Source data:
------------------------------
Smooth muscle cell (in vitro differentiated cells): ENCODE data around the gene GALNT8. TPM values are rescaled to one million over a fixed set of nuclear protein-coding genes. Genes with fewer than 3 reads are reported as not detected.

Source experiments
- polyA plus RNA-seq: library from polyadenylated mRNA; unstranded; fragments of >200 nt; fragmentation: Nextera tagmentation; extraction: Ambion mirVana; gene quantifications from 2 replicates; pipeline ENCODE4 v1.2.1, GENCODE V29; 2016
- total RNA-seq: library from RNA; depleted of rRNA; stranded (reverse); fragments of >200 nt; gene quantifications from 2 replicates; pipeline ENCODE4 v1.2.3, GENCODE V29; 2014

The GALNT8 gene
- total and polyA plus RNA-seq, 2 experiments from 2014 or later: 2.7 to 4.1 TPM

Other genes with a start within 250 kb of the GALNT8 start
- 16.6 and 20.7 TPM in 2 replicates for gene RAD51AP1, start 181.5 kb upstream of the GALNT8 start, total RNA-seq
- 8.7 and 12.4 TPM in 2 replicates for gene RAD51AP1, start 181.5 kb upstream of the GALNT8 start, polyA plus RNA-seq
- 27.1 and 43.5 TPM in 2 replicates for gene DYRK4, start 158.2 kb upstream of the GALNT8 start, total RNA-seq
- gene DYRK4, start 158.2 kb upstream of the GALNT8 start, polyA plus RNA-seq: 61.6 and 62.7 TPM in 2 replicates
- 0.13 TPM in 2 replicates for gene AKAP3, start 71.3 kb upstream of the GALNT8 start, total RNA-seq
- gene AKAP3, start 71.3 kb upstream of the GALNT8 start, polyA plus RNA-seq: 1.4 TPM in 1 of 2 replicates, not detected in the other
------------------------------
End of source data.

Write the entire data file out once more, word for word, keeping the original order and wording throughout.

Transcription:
Smooth muscle cell (in vitro differentiated cells): ENCODE data around the gene GALNT8. TPM values are rescaled to one million over a fixed set of nuclear protein-coding genes. Genes with fewer than 3 reads are reported as not detected.

Source experiments
- polyA plus RNA-seq: library from polyadenylated mRNA; unstranded; fragments of >200 nt; fragmentation: Nextera tagmentation; extraction: Ambion mirVana; gene quantifications from 2 replicates; pipeline ENCODE4 v1.2.1, GENCODE V29; 2016
- total RNA-seq: library from RNA; depleted of rRNA; stranded (reverse); fragments of >200 nt; gene quantifications from 2 replicates; pipeline ENCODE4 v1.2.3, GENCODE V29; 2014

The GALNT8 gene
- total and polyA plus RNA-seq, 2 experiments from 2014 or later: 2.7 to 4.1 TPM

Other genes with a start within 250 kb of the GALNT8 start
- 16.6 and 20.7 TPM in 2 replicates for gene RAD51AP1, start 181.5 kb upstream of the GALNT8 start, total RNA-seq
- 8.7 and 12.4 TPM in 2 replicates for gene RAD51AP1, start 181.5 kb upstream of the GALNT8 start, polyA plus RNA-seq
- 27.1 and 43.5 TPM in 2 replicates for gene DYRK4, start 158.2 kb upstream of the GALNT8 start, total RNA-seq
- gene DYRK4, start 158.2 kb upstream of the GALNT8 start, polyA plus RNA-seq: 61.6 and 62.7 TPM in 2 replicates
- 0.13 TPM in 2 replicates for gene AKAP3, start 71.3 kb upstream of the GALNT8 start, total RNA-seq
- gene AKAP3, start 71.3 kb upstream of the GALNT8 start, polyA plus RNA-seq: 1.4 TPM in 1 of 2 replicates, not detected in the other